A Comparative Prospective Observational Study on the Use of Direct Oral Anticoagulants after Cardiac Surgery for the Management of Atrial Fibrillation.

Please login or register to bookmark this article
Bookmark this %label%

Recently, guidelines recommended the use of direct oral anticoagulants (DOACs) for the management of non-valvular atrial fibrillation (NVAF). Postoperative atrial fibrillation (POAF) is the most common post-surgical complication of cardiac surgery, but the efficacy and safety of DOAC for POAF have rarely been investigated. We conducted a prospective observational study to investigate the efficacy and safety of DOAC administered immediately after POAF.In all, 135 patients that experienced POAF after cardiac surgery were treated with a DOAC. Primary endpoints were either bleeding or thromboembolic events. Secondary endpoints included changes in hemoglobin (Hb), prothrombin time (PT), activated partial thromboplastin time (APTT), serum creatinine (sCr), estimated glomerular filtration rate (eGFR), and pleural/pericardial effusion.Patients were treated with apixaban (n = 31), edoxaban (n = 87), and rivaroxaban (n = 17). Major bleeding (p = 0.011) and gastrointestinal (GI) bleeding (p = 0.047) were significantly more frequent in the rivaroxaban group. Stroke was observed in one rivaroxaban group patient and none in the other two groups.DOAC as anticoagulation therapy for the early intervention of POAF following cardiac surgery is associated with a low incidence of major bleeding; a favorable safety profile and excellent efficacy were demonstrated for DOAC. Furthermore, our results indicate that the safety and efficacy of apixaban and edoxaban are better than rivaroxaban.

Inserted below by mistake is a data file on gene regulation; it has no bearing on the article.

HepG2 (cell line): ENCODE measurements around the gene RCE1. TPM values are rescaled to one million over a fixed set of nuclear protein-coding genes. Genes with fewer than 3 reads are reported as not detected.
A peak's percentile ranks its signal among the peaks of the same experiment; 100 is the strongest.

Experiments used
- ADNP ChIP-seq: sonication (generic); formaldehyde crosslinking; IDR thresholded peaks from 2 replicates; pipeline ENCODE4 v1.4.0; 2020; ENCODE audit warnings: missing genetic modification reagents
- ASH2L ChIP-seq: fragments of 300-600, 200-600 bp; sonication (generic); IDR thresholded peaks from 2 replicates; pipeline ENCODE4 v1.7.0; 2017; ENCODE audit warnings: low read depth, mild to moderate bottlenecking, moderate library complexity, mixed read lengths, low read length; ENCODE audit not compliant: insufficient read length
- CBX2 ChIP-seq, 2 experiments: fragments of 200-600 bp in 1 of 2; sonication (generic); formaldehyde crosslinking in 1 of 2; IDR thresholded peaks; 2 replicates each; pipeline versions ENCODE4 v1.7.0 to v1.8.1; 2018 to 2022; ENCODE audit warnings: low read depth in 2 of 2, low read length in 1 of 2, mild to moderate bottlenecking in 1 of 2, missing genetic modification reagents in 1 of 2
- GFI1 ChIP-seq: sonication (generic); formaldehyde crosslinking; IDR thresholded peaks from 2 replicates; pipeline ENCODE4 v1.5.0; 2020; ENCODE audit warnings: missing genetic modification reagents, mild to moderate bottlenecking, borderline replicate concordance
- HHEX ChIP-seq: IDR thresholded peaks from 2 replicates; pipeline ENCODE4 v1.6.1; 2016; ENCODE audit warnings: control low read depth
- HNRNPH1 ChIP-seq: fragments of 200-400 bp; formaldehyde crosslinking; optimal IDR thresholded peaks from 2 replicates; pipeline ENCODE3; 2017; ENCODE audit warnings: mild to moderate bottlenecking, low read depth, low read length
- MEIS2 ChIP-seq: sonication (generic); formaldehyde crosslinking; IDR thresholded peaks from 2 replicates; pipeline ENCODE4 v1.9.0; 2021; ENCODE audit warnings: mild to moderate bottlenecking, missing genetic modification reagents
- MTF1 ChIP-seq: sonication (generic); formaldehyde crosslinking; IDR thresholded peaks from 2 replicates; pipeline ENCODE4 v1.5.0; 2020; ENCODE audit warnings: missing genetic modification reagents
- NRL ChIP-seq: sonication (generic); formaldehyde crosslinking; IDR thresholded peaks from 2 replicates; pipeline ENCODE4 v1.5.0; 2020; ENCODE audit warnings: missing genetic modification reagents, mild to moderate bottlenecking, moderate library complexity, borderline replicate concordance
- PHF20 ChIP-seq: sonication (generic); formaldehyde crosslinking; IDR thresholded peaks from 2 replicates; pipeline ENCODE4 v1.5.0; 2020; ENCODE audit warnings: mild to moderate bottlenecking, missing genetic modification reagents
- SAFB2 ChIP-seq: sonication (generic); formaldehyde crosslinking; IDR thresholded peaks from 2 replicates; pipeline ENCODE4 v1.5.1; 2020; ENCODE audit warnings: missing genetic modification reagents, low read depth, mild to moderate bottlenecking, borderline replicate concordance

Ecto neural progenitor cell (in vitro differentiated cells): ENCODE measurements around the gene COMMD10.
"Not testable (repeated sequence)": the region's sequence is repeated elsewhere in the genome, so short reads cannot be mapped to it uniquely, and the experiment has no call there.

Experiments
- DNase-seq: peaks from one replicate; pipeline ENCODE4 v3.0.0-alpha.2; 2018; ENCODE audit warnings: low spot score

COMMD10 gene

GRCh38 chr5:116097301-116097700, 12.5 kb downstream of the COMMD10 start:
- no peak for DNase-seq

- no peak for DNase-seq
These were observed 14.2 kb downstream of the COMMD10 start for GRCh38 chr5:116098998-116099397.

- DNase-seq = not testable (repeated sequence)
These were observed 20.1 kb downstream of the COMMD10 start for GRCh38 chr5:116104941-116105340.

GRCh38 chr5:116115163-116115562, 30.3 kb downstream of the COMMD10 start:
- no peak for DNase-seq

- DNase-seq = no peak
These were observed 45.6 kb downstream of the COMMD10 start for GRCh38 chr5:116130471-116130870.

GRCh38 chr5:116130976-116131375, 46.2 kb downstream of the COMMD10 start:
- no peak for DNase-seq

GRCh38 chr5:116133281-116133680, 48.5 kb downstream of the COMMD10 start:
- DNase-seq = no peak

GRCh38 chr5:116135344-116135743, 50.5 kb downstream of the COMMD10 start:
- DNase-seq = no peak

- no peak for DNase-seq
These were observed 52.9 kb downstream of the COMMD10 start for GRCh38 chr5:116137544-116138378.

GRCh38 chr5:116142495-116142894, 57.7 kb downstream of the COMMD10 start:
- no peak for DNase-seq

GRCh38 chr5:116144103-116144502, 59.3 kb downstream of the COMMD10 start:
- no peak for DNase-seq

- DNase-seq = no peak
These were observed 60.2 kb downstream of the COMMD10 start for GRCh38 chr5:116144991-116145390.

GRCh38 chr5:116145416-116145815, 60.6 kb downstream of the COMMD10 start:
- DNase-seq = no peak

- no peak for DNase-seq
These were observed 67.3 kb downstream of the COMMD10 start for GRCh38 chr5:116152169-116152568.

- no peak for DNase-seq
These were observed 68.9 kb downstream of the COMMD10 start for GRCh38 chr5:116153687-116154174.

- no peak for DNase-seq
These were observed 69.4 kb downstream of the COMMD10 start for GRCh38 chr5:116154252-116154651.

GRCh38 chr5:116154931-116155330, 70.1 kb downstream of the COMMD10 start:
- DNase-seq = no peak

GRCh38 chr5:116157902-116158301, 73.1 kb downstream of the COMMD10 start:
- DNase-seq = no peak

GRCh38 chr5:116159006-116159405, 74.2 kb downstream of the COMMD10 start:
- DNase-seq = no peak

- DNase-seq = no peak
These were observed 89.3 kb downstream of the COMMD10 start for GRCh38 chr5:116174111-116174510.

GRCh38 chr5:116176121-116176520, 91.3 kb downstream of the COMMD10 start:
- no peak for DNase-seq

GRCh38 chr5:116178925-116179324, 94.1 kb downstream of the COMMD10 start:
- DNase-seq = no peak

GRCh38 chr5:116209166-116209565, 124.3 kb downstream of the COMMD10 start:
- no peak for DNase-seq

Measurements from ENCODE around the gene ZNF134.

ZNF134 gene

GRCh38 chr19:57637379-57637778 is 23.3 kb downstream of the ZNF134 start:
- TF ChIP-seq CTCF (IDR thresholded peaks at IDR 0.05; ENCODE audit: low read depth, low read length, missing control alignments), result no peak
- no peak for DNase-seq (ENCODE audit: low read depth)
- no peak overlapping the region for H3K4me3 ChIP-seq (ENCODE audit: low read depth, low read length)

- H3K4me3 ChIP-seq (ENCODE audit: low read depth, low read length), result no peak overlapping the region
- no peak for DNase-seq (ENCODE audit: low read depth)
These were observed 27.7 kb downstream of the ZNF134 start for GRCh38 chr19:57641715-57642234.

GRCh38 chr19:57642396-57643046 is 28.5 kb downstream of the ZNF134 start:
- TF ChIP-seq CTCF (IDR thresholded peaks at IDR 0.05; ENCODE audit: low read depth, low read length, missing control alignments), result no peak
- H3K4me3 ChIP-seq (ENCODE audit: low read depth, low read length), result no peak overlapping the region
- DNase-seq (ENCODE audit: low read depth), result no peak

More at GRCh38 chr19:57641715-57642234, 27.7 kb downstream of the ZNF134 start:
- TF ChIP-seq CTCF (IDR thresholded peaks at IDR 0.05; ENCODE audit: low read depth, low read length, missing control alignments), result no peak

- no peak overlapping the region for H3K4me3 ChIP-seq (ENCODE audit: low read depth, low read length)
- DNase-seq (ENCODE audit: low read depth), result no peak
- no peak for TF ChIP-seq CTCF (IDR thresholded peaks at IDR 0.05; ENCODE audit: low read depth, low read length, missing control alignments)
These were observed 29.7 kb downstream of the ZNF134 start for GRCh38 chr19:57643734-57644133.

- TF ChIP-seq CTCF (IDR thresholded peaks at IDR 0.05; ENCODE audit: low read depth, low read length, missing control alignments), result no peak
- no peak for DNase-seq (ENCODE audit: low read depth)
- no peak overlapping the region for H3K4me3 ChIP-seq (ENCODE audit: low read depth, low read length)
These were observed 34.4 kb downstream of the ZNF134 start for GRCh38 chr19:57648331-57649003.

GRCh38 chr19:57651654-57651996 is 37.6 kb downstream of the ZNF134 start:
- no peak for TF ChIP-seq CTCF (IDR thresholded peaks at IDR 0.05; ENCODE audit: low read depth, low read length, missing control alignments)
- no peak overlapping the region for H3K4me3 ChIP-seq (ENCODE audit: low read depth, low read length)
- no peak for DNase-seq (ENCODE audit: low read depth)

View the full article @ Annals of thoracic and cardiovascular surgery : official journal of the Association of Thoracic and Cardiovascular Surgeons of Asia
Get PDF with LibKey